Wednesday, October 29, 2014

Monroe's motivated sequence: Pitch and persuade with a capital P

Every talk or presentation has a job to do, and that job determines the content, delivery, and much more. There's no more of a workhorse presentation than the pitch, by which I mean any presentation where you're trying to persuade an audience to do something.

In some cases, that means investing in your product. In others, you want to prompt votes, donations, or even a pay raise. But you want something from this highly specialized audience. Action must follow if your pitch is to succeed. For that workhorse of a presentation, there's a workhorse of a solution in a venerable--but highly effective--rhetorical structure called Monroe's motivated sequence.

Developed in the mid-1930s by Alan Monroe at Perdue University, the sequence has five steps, or types of content, that make your pitch persuasive. In order, they are:
  1. Attention -- Pitches need strong starts, and you need to get the audience's attention with a dramatic fact, quote, story or example.
  2. Need -- This is not, as some pitch presenters think, their need. It's stating the audience's psychological need, the one which your product or service will satisfy.
  3. Satisfaction -- How will you satisfy the need to your audience's satisfaction? Again, this isn't about what would satisfy you.
  4. Visualization -- What would the world look like with your solution? Without it? Or a little of both?
  5. Action -- Tell the audience what they can do to solve the problem. That might be a traditional call to action (votes) or one that propels your solution forward (investment).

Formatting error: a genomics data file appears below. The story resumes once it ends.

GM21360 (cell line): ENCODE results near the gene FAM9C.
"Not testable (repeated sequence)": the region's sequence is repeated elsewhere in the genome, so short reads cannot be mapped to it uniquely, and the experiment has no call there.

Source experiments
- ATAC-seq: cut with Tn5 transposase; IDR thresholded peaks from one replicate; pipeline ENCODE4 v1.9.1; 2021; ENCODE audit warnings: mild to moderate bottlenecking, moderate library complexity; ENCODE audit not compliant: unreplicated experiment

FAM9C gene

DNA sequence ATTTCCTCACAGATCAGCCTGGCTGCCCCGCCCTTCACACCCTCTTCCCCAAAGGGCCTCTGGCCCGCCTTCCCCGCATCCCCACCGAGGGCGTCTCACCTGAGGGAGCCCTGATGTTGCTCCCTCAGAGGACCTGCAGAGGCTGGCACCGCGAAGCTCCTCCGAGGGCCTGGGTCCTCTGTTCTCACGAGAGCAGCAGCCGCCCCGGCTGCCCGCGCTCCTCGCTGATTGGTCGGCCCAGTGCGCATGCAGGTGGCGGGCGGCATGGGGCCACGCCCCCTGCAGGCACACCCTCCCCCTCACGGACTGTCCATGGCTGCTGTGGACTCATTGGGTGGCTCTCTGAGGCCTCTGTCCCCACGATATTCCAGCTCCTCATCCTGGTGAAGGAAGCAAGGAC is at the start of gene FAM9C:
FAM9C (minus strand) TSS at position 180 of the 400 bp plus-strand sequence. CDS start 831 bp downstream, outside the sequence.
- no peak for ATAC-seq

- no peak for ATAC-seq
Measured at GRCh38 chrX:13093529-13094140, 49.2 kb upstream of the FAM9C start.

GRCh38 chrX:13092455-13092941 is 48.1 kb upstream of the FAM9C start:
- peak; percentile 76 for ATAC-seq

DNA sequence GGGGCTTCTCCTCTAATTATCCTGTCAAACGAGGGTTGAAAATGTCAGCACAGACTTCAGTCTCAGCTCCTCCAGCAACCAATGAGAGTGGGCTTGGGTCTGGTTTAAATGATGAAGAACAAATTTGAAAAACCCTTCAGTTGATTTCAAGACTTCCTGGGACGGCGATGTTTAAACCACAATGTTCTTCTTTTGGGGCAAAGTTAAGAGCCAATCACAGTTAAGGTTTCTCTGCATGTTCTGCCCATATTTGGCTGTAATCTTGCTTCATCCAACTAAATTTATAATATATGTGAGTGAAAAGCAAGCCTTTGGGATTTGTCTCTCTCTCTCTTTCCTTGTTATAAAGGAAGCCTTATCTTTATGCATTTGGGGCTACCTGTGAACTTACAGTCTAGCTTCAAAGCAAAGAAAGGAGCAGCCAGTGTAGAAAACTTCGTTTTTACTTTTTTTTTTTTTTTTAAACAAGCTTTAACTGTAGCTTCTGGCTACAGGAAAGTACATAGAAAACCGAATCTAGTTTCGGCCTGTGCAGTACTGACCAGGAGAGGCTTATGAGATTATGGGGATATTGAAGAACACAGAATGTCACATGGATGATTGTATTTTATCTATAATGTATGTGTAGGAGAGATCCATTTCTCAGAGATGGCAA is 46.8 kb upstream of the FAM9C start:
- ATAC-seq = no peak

I sometimes wonder whether Monroe ever met his contemporary, American conposer Meredith Wilson, best known for his musical play The Music Man. It's set in 1912 in middle America, and a slick traveling salesman comes to town looking for a way to convince the community that it needs a boy's marching band. His plan is to sell them the instruments and band uniforms, then skip town with the money before he provides anything. To do that, in a song called "Ya Got Trouble," he walks right through Monroe's motivated sequence, from getting the townspeople's attention, to defining their psychological need to give their children a moral upbringing, to providing a band as a diversion from the less-desirable pool hall in town. The song's known for its repetition of the line about "ya got trouble/Right here in River City/With a capital T/and that rhymes with P/and that stands for Pool."

This song includes both positive and negative visualizations, and the call to action is clear as a bell. And while it's an old-school, old-fashioned pitch, you'd do well to study its example. You've never seen anyone drum up support, as it were, like this.

Today, the business world is where we see most pitches, and you can be a smart presenter by putting Monroe's to use in the boardroom. On the US television show Shark Tank, which shows some of what it's like to pitch to venture capitalists, two women engineers recently demonstrated a great pitch presentation for a toy they invented called Roominate--a doll house that girls can not only play with, but build, hack and wire to meet their own specifications. Right off the bat, the pitchers ask the women investors what they'd have thought if they could have had this kind of dollhouse as children, but keyed to their eventual career choices. It's a smart opening gambit that sets the stage for later visualization.